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Lifesaving drugs could be missing on commercial flights

Three airplanes docked at airport terminals
Photo: Michael H/Getty Images

It's illegal for U.S. airlines to take off without a kit of lifesaving drugs on board, but the Federal Aviation Administration has been handing out exemptions because some of those drugs are facing shortages, the New York Times reports.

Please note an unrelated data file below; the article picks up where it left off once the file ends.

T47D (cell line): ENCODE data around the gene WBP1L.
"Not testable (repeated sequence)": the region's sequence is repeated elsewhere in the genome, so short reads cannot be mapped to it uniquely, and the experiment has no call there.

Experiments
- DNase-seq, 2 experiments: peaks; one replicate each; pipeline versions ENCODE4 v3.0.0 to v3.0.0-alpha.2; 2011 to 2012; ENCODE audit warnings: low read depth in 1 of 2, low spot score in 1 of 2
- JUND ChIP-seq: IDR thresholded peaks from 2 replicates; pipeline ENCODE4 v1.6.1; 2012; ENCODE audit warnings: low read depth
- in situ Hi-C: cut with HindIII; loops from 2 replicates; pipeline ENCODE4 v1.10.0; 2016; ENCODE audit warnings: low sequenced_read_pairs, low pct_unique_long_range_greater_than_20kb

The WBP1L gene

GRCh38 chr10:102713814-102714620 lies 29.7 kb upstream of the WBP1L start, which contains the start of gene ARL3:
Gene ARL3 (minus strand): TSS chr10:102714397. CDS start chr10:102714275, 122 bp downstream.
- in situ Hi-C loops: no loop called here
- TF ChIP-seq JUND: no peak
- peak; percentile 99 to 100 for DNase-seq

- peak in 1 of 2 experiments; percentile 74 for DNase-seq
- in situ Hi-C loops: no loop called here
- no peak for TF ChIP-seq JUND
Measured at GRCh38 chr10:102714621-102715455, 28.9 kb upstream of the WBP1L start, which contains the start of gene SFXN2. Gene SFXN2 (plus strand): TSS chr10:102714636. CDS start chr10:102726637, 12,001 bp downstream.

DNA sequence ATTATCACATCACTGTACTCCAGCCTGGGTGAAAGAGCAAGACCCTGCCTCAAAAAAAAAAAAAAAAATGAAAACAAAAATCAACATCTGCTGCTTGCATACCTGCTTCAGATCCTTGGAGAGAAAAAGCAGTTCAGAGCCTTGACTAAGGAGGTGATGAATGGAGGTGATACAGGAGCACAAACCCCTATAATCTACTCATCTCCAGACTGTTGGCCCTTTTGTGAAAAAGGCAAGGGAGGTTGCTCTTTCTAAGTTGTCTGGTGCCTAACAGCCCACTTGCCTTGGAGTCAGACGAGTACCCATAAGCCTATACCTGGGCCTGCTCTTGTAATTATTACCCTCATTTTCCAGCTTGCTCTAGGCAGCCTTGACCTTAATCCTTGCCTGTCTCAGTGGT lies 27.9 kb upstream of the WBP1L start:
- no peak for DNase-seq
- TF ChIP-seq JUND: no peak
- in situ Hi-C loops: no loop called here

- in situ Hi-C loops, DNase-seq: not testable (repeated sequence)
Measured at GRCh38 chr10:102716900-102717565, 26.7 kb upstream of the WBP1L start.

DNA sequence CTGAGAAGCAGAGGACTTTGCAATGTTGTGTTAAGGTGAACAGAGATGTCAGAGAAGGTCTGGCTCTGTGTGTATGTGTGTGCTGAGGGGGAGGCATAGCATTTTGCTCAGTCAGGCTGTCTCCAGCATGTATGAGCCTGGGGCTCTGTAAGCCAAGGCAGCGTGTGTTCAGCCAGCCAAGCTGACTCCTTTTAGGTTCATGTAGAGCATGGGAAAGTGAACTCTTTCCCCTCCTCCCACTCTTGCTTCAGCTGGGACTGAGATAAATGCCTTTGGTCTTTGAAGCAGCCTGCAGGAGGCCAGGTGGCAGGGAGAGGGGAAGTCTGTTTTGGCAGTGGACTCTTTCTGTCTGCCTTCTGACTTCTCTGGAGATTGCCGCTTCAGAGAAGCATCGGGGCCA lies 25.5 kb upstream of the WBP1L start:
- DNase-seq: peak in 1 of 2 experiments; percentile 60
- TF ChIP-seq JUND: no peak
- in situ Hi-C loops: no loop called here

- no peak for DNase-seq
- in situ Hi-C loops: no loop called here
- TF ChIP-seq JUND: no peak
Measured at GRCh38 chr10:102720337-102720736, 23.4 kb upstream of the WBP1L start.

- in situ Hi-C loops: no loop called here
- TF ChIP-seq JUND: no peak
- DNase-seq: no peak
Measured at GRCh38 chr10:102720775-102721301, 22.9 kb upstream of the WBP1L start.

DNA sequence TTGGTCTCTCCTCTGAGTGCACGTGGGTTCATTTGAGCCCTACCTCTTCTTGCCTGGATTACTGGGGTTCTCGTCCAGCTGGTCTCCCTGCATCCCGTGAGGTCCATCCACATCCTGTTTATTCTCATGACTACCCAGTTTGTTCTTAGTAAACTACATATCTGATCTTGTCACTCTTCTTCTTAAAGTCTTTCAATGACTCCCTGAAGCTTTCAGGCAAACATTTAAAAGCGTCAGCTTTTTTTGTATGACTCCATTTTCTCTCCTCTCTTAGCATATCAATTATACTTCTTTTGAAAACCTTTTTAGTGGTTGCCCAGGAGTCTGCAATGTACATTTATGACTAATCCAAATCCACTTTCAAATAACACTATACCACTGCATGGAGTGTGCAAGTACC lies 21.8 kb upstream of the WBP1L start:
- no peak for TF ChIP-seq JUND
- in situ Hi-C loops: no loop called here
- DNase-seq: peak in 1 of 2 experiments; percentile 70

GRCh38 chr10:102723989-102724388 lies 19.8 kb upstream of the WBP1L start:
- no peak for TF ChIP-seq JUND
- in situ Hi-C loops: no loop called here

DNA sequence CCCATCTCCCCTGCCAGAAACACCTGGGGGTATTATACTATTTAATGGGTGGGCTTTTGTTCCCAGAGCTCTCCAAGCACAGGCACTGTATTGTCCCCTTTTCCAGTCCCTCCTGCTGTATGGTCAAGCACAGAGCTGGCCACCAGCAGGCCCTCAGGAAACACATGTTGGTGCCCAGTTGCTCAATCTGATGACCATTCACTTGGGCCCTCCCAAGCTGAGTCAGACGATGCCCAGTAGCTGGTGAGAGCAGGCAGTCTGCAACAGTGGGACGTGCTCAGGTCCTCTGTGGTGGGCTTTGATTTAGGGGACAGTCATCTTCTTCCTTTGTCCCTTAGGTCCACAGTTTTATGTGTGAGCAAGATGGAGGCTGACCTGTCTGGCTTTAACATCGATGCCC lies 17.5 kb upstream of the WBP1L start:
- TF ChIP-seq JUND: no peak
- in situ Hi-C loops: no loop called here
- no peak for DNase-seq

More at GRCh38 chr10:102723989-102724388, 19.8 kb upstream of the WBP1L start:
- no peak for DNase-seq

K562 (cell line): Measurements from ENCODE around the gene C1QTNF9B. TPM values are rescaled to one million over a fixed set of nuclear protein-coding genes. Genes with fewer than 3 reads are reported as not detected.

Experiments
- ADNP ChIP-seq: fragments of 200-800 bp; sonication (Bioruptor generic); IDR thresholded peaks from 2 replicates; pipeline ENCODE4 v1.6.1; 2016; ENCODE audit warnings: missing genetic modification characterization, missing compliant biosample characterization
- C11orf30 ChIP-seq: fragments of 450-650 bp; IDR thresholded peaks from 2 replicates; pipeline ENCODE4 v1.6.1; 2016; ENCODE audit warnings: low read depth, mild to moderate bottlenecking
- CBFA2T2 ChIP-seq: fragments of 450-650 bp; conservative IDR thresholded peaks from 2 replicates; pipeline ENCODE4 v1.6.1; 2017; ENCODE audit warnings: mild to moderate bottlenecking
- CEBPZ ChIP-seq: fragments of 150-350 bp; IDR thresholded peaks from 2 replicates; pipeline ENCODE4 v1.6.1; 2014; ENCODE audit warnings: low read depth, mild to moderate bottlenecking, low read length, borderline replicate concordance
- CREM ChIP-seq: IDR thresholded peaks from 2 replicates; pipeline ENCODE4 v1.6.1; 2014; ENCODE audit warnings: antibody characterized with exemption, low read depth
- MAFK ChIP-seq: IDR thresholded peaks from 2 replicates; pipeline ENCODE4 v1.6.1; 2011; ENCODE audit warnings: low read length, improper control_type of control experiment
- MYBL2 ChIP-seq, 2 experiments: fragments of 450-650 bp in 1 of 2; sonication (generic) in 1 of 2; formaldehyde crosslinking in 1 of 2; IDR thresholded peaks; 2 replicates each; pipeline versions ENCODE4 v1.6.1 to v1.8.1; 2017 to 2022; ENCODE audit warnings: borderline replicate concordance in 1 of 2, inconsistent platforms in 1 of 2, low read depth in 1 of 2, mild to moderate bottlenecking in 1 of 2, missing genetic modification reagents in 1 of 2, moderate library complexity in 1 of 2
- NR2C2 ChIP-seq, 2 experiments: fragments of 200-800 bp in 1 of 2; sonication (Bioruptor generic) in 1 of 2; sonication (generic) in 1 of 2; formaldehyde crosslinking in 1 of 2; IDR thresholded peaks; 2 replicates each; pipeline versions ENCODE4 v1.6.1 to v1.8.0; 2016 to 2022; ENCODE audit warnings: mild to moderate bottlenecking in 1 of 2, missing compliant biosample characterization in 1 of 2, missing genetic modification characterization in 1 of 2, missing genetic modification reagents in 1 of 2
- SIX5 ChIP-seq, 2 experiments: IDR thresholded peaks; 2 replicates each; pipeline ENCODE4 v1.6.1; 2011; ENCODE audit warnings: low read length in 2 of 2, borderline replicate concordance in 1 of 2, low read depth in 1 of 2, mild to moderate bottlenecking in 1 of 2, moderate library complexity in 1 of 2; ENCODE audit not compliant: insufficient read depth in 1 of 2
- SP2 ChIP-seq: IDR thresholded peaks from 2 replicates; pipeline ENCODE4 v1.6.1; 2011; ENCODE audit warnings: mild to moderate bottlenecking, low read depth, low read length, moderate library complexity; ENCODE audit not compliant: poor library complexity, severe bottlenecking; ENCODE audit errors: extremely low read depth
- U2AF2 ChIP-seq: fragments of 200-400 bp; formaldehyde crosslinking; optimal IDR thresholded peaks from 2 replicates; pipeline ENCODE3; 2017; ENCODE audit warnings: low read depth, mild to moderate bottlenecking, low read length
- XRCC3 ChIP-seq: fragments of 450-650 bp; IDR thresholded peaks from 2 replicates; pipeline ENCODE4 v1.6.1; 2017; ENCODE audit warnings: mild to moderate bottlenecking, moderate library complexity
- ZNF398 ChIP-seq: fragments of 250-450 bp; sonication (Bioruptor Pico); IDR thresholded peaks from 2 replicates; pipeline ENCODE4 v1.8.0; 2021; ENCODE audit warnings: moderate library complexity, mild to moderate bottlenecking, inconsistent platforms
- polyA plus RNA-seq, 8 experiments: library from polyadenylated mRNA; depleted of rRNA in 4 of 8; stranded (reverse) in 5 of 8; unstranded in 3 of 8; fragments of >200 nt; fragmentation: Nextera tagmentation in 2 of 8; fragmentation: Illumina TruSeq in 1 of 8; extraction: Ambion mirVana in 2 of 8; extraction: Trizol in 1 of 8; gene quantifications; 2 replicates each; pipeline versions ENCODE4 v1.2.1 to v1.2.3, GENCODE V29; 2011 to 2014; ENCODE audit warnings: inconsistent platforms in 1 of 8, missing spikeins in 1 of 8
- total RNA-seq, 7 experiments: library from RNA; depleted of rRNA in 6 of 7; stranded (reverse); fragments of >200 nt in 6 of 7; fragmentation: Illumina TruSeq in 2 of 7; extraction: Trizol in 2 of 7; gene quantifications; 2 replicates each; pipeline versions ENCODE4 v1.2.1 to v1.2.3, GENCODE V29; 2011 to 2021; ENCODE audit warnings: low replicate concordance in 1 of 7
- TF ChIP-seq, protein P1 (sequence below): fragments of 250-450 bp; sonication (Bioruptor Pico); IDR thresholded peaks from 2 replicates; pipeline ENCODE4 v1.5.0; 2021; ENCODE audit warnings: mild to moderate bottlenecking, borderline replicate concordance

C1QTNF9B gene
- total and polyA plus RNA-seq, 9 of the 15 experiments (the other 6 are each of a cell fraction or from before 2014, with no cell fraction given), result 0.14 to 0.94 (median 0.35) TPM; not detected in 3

The big picture: Domestic and international flights must carry drugs for severe allergic reactions, cardiac arrest, irregular heart rhythm, slow heart rates and low blood sugar. In 2016, more than 50 airlines were granted 4-year exemptions from the requirement to carry all 5 drugs in the medical kit.

  • Narrower exemptions are more common.
  • Health officials are especially concerned about epinephrine or adrenaline, which can be lifesavers for the tens of millions of people with food allergies.

Yes, but: Fainting, near-fainting and gastrointestinal problems are more common in flight than other emergencies, the Times reports.